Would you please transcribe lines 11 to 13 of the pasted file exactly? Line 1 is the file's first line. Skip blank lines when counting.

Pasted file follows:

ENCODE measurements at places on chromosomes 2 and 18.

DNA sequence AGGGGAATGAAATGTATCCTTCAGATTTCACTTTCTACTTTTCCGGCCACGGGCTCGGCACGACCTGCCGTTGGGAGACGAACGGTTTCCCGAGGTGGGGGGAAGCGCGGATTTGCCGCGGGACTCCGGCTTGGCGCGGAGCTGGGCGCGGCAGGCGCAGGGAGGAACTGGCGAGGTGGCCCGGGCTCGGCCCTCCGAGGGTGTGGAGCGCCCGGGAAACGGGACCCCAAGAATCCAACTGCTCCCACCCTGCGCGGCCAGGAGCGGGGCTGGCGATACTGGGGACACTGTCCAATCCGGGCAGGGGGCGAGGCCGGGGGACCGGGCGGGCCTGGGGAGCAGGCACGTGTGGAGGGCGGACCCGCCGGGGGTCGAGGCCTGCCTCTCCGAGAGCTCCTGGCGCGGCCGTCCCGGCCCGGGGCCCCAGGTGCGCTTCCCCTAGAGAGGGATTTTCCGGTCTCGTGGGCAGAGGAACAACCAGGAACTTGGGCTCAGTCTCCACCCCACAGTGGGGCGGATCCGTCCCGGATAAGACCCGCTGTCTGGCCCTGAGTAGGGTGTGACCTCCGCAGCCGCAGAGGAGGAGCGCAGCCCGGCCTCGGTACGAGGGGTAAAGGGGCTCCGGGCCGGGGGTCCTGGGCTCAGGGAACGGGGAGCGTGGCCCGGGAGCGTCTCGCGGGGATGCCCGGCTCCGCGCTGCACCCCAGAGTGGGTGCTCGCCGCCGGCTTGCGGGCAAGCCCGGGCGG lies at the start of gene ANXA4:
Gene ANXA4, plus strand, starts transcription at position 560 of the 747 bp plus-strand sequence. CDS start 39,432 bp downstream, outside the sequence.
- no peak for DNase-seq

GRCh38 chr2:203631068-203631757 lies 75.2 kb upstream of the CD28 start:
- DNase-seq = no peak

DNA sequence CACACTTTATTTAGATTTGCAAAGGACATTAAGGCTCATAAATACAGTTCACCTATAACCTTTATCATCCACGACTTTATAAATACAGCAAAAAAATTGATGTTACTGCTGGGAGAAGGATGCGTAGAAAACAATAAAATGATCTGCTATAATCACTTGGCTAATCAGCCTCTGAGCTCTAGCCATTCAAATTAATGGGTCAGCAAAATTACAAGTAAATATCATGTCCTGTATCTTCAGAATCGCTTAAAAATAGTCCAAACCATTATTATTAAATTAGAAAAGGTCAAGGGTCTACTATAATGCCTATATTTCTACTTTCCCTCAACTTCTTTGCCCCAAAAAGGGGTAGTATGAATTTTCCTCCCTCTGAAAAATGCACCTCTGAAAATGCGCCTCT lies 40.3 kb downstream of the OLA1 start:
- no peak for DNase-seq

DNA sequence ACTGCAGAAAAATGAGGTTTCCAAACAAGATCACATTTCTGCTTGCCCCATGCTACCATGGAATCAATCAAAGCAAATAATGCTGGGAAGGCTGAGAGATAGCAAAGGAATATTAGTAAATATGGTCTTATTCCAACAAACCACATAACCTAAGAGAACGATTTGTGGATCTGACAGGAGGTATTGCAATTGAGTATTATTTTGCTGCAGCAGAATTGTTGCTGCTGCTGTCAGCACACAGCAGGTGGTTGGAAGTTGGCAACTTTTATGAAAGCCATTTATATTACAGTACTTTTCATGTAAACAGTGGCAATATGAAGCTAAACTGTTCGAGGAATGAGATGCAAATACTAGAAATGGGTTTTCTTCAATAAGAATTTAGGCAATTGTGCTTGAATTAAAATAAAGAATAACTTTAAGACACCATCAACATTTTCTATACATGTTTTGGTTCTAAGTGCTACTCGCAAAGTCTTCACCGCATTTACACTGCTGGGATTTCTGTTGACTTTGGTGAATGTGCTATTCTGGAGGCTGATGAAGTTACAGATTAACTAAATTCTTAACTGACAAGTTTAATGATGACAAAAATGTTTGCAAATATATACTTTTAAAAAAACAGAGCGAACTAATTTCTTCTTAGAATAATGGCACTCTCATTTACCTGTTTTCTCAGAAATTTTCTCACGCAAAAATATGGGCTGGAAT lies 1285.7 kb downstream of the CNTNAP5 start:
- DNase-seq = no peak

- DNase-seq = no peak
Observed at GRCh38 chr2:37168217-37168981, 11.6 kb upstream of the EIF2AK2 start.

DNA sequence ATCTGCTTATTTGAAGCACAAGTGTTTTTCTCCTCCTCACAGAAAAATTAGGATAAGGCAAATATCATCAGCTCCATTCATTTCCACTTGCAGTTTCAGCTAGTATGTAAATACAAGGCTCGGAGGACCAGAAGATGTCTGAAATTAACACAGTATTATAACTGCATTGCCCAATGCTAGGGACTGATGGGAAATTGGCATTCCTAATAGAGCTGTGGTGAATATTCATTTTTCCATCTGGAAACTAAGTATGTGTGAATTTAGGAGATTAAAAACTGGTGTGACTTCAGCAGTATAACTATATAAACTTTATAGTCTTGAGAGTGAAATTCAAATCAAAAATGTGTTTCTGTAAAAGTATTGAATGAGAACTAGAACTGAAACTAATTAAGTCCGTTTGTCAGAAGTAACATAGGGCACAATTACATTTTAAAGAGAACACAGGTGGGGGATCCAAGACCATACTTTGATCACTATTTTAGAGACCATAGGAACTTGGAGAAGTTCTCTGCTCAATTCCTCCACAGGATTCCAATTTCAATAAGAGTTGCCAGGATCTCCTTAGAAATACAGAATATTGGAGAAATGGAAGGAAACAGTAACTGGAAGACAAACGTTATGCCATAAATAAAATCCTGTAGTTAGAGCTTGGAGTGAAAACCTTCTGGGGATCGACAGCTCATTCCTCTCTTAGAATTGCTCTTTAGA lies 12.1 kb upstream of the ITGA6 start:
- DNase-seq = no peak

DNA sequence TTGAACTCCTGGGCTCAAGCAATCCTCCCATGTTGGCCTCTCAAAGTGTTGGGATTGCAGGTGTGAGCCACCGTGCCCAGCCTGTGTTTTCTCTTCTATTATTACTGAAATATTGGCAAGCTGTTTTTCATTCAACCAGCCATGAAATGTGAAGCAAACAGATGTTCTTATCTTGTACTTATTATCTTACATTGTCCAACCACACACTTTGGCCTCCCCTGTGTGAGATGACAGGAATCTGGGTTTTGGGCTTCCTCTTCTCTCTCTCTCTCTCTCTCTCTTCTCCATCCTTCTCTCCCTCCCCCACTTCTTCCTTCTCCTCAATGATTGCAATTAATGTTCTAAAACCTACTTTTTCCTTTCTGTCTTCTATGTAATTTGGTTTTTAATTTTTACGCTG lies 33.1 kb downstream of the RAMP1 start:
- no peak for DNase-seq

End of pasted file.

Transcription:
- DNase-seq = no peak
Observed at GRCh38 chr2:37168217-37168981, 11.6 kb upstream of the EIF2AK2 start.

DNA sequence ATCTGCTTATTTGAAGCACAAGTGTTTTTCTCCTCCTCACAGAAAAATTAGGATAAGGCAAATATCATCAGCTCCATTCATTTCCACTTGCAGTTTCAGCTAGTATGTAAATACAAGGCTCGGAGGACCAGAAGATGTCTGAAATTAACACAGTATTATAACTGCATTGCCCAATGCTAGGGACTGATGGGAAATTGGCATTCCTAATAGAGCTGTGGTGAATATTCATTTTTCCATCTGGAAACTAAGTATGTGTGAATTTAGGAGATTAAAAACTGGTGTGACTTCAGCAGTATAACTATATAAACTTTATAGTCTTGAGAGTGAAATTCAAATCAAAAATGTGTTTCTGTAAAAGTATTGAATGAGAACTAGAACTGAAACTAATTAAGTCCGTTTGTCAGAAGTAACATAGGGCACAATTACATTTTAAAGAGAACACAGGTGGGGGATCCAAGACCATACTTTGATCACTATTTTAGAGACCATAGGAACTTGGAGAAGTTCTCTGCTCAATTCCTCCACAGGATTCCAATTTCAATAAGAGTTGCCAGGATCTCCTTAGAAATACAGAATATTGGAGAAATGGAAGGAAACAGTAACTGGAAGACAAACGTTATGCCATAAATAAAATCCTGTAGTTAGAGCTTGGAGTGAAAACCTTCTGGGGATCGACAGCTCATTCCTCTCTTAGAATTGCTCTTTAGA lies 12.1 kb upstream of the ITGA6 start: